Chesterfield is a bustling market town with a population of approximately 103,800 (in 2011). It is the largest town in Derbyshire, after the city of Derby, and is known as the Gateway to the Peak District. It lies 24 miles north of Derby and 11 miles south of Sheffield, at the junction of the rivers Rother and Hipper.
Chesterfield is famous for the ‘Crooked Spire' of its Parish Church, which stands on the skyline like a question mark – how did it happen? Answers are easy to come by. Some blame the Devil, some say lightning, one ‘expert' even blamed bell ringing! But the truth is a little harder to find. Here's a clue – the lead tiles which cover the wooden Spire weigh 32 tons! Often overshadowed by its Spire, the Church of St Mary and All Saints is an interesting building in its own right. Dedicated in 1234 it’s the largest church in Derbyshire and is often mistaken for a cathedral.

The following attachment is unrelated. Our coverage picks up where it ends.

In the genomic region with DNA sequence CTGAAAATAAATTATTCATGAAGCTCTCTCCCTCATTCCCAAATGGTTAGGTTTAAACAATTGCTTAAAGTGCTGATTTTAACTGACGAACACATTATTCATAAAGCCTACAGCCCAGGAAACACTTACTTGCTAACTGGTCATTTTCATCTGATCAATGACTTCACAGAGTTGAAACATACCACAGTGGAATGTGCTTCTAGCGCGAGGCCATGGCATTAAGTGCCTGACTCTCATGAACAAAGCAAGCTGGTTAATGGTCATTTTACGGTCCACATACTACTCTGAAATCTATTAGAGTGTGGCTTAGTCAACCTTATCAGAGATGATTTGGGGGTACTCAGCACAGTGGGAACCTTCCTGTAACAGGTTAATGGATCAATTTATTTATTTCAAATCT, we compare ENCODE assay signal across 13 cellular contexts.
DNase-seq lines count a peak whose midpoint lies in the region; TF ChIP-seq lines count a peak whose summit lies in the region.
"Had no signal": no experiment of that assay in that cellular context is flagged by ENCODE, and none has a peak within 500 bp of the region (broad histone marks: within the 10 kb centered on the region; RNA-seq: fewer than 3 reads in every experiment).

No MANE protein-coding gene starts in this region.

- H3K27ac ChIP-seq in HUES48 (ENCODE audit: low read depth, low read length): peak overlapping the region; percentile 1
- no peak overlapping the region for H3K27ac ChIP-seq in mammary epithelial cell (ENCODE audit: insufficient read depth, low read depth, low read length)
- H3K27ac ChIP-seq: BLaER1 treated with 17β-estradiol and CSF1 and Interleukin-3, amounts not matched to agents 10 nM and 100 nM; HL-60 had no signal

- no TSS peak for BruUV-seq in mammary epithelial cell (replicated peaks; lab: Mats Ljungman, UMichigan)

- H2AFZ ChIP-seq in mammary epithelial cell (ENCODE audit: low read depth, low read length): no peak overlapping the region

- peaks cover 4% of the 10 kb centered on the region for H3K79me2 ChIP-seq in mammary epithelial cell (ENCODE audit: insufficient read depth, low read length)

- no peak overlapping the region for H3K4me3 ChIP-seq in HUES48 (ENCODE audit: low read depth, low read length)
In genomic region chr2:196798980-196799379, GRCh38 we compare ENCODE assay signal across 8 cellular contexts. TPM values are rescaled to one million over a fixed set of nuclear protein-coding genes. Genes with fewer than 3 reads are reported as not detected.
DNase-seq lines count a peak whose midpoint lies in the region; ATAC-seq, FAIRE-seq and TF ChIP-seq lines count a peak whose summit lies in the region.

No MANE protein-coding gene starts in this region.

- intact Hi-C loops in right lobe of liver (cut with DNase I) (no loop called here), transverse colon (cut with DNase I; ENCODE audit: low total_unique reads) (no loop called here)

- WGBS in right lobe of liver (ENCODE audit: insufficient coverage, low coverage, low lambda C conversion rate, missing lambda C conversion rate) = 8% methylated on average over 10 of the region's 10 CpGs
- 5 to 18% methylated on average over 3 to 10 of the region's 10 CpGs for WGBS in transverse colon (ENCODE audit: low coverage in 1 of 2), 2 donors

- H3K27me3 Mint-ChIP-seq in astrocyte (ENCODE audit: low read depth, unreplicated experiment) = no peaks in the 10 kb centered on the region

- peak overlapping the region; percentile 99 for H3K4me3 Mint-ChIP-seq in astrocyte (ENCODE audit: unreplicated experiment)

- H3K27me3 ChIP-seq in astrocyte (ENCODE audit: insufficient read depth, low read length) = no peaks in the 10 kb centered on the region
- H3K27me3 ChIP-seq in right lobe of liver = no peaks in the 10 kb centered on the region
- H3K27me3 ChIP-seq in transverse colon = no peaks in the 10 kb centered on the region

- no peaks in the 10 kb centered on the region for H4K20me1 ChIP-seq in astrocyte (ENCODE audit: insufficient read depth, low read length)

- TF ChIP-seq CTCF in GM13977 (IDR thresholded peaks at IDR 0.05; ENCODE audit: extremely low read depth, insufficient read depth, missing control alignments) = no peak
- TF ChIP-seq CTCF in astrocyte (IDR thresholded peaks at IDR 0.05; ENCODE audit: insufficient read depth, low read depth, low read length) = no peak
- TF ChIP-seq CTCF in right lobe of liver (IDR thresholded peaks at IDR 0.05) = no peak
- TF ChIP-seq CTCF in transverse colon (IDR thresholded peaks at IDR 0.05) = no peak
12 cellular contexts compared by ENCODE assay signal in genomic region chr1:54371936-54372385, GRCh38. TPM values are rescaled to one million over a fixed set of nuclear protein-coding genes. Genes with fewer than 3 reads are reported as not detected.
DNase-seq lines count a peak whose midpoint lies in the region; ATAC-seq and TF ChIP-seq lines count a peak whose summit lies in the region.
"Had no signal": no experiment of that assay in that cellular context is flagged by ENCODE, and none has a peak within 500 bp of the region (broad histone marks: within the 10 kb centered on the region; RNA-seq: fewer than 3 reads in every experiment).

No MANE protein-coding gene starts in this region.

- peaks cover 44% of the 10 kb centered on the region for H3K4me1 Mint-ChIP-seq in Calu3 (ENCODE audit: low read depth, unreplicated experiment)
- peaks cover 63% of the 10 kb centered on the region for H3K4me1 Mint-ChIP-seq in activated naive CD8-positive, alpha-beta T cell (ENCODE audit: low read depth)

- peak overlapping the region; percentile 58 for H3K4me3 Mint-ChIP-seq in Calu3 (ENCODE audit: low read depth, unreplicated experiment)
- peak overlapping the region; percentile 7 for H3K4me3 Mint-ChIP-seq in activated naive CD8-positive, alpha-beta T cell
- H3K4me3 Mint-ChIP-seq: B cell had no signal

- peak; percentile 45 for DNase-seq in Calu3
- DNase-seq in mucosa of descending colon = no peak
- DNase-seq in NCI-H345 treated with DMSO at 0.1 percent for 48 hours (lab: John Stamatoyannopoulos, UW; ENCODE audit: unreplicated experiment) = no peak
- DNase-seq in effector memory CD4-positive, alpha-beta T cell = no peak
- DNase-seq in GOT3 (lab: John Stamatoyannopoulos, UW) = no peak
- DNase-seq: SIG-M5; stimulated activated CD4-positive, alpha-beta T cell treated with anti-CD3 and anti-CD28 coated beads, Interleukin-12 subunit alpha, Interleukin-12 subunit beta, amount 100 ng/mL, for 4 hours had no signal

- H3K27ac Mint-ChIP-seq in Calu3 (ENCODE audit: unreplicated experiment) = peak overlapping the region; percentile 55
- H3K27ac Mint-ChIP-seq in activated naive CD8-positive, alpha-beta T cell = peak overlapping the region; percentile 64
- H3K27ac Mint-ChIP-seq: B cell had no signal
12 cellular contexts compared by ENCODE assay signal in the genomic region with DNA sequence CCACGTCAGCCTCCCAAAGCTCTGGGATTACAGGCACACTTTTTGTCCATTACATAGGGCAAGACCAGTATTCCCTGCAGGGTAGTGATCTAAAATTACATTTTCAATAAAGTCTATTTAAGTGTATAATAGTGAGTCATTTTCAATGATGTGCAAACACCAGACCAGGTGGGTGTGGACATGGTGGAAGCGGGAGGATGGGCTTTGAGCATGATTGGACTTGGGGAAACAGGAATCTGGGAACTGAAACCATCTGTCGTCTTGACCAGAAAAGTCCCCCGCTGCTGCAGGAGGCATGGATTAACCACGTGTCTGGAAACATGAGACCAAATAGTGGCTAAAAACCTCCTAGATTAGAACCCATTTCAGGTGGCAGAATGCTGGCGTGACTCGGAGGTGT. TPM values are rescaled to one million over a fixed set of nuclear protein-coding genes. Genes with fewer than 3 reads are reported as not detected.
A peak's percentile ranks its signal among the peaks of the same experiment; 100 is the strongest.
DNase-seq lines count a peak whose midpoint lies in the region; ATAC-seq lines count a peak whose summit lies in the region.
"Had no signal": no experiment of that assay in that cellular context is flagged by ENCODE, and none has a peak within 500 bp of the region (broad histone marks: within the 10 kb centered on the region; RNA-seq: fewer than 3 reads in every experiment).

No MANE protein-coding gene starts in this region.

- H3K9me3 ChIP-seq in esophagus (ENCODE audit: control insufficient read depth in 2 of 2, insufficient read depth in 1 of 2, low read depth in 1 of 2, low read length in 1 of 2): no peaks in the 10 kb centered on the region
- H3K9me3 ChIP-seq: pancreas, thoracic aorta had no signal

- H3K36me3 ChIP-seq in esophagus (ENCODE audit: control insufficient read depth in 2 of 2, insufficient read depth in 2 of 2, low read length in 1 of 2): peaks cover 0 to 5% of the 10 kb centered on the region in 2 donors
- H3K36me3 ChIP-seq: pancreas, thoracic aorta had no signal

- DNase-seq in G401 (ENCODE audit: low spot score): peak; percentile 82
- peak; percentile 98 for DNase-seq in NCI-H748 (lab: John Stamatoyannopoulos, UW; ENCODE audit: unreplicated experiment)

The town’s Museum tells the ‘Story of Chesterfield' from the day the Romans marched up Ryknield Street from Derby to the arrival of railway pioneer George Stephenson, and the birth of modern Chesterfield. But the town has another claim to fame – one of the largest open air markets in the country. There’s been a market here since at least 1165, when the Sheriff of Derbyshire recorded an account of £1 2s 7d from the market of Chesterfield. Today, more than 200 stalls pack the town centre every Monday, Friday and Saturday all year round. On Thursdays there's a flea market with at least 100 stalls and, on the second Thursday of each month there’s a farmers’ market.
There are many other attractions in and around Chesterfield, as well as the pubs, clubs, restaurants, theatre, cinema and range of places to stay that you would expect from Derbyshire’s largest town.
History of Chesterfield
The town of Chesterfield now stands over a Roman site that in turn stands on top of an Iron Age fort. The Domesday book calls the town Cestrefield, meaning 'open field', which points towards its success as a market town. The market still remains a bustling area of the town itself, running on a Monday, Friday and Saturday. The Victorian market hall stands in the centre of the old market, containing various shopping facilities and nearby is the Shambles, with narrow streets of shops and tearooms that has its history rooted as far back as the 12th century.